Since our previous post Joanne Nova & David Evans have updated her graphs to include the last six months of data, however they still have more work to do in order to be less deceptive. Jo/David plot the data to 2,000 meters in an odd way by only plotting the 700m-2,000m amount rather than the 0-2,000m amount. They also claim to be ignorant (and I agree) of any model forecast for the ocean down to 2,000 meters. If only they had read just a few more sentences of the paper they cite …

## Model Predictions 0 – 700m

David’s cites this publication as the source of the model forecast. The exact paragraph is …

Figure 2 shows that the modeled increase of heat content in the past decade in the upper 750 m of the ocean is 6.0 +/- 0.6 (mean T SD) W year/m2, averaged over the surface of Earth, varying from 5.0 to 6.6 W year/m2 among five simulations.

From there, David uses Bob Tisdale’s conversion to arrive at the Joules/year figure.

0.6 W year/m2 = 0.68*10^22 Joules/year

To make things appear really small, David then converts this into a temp difference by dividing by the volume of water. We won’t bother with this step since it’s not necessary, introduces more error, and no publishing scientist performs it.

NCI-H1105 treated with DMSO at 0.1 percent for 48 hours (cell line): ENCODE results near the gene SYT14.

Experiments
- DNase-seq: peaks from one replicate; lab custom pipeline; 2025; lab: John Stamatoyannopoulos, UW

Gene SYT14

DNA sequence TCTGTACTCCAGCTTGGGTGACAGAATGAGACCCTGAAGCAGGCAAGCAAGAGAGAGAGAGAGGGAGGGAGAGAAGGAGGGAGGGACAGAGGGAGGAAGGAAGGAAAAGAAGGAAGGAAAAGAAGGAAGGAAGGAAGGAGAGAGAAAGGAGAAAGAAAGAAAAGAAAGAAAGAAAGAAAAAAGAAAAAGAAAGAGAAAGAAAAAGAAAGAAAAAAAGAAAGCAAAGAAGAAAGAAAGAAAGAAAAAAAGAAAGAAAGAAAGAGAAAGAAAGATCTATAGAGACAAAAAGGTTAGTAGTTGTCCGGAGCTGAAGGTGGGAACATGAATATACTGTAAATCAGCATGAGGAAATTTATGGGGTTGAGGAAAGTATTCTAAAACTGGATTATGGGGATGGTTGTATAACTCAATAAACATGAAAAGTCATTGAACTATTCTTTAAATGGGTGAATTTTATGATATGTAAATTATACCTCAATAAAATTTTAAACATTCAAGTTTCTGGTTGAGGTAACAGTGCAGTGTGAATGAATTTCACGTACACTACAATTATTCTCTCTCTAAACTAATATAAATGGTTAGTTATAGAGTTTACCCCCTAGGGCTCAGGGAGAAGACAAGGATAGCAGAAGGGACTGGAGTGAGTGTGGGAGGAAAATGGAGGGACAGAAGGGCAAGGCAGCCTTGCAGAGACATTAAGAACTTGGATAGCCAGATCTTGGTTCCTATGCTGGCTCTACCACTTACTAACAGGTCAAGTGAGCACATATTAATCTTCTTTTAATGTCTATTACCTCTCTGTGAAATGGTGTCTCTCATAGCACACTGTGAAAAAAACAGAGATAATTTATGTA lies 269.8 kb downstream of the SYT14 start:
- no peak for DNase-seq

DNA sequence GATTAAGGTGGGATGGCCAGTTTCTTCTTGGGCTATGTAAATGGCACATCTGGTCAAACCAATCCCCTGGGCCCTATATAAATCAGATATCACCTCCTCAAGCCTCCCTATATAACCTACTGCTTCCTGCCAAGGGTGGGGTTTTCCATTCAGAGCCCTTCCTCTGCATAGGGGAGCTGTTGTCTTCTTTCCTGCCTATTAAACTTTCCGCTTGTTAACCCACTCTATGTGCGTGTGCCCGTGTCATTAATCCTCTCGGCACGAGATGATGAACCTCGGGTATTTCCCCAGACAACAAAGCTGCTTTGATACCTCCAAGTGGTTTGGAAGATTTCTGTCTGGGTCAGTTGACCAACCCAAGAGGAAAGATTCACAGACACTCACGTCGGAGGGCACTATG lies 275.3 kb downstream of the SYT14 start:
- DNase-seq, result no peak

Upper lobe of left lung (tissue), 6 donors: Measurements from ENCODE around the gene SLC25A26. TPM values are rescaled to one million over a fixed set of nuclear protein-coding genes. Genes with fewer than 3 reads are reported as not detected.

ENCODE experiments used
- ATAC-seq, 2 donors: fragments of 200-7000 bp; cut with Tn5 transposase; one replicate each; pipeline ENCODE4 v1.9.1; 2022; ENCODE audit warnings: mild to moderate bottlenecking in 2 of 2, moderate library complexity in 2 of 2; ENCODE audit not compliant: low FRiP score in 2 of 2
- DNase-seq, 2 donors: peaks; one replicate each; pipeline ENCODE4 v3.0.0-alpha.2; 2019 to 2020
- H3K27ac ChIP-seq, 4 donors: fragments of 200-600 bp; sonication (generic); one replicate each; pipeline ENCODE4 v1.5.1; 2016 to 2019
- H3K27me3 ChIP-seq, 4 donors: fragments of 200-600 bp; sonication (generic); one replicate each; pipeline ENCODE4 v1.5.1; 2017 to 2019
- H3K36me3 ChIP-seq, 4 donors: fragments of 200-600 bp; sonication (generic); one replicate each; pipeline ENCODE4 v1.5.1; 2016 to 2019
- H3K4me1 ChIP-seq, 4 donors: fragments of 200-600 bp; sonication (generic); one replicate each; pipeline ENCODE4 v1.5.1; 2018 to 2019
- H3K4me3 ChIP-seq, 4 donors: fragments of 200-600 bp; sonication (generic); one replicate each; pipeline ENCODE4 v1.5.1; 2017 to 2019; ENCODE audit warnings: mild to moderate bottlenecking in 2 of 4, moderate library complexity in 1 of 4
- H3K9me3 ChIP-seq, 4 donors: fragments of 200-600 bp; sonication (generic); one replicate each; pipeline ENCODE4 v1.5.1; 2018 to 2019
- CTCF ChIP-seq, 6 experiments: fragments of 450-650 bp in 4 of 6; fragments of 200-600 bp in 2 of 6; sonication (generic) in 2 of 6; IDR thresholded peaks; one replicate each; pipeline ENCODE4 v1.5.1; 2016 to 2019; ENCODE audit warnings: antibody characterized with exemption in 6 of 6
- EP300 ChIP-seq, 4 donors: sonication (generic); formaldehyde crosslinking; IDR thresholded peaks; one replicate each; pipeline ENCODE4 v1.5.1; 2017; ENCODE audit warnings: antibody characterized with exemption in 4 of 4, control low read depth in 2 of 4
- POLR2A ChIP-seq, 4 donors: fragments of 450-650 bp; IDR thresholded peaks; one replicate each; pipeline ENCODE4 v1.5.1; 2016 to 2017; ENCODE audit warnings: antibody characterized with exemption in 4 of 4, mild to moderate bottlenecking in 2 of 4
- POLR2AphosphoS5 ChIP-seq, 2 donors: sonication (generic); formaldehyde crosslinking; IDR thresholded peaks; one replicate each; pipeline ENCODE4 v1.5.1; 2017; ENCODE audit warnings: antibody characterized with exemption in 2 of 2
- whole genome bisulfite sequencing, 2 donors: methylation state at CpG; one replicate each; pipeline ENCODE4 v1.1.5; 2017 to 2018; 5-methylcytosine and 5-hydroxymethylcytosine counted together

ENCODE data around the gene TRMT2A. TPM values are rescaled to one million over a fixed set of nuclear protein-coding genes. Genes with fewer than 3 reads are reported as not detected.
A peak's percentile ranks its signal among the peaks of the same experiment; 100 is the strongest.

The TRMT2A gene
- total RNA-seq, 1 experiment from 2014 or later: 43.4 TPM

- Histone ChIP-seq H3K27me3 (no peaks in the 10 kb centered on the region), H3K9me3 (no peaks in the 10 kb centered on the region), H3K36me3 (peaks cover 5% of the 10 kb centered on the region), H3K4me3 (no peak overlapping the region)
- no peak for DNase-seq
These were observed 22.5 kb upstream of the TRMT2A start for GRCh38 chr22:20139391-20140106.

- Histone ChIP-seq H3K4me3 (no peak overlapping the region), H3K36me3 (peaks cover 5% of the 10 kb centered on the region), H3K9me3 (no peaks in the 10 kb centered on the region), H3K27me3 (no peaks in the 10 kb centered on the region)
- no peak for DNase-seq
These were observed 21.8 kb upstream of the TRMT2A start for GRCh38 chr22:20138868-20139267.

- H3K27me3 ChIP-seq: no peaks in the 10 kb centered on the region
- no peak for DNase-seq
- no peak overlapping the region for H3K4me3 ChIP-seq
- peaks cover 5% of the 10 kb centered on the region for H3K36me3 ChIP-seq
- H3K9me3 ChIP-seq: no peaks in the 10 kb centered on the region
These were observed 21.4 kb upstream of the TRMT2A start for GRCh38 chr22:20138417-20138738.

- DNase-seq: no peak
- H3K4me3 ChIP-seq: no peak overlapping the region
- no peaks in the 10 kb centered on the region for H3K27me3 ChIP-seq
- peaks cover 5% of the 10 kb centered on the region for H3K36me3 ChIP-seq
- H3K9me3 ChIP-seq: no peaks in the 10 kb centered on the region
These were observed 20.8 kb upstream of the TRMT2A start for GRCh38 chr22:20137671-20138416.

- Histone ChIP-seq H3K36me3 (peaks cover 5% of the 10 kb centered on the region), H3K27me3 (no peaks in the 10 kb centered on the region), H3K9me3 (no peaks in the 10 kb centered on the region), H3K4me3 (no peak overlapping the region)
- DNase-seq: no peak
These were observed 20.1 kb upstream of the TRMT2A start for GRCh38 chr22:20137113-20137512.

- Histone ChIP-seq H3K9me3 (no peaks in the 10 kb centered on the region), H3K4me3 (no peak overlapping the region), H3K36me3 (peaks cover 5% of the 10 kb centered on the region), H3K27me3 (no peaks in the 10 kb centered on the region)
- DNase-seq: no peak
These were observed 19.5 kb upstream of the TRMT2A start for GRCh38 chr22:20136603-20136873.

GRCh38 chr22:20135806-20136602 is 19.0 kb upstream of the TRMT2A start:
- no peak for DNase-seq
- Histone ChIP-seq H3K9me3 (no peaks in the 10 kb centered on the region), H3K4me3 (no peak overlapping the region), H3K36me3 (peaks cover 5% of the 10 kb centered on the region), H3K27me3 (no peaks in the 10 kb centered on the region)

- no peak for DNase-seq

## Predictions 0 – 2,000m

Nova says “If someone can find predictions to 2000m David can compare models to observations for that depth.”, however I consider this to be either lazy or ignorant. On the very same page of the report used for the 0-700m forecast, just a few sentences later, was the following paragraph.

The modeled heat gain of ~0.6 W/m2 per year for the upper 750 m of the ocean differs from the decadal mean planetary energy imbalance of ~0.75 W/m2 primarily because of heat storage at greater depths in the ocean. On average for the five simulations, 85% of the ocean heat storage occurred above 750 m, with the range from 78 to 91%. The mean heat gain below 750 m was ~0.11 W/m2.

Whilst this is not exactly to 2,000m, it’s worth comparing anyway since the expected warming below 2,000 is very small. The forecast for all of the ocean was 0.71 W/m2 (0.6 W/m2 to 750m + 0.11 W/m2 below 750m). Using Bobs formula this equates to …

0.71 W year/m2 = 0.81*10^22 Joules/year

So how does this model forecast compare against reality? Here’s the current latest data …

That’s right, currently the OHC from 0-2,000 meters matches the model forecast for ALL depths.

Of course, as Nova points out, there is uncertainty, but that works both ways, it could be better, or it could even be worse than Argo data reports.

Tags: Argo

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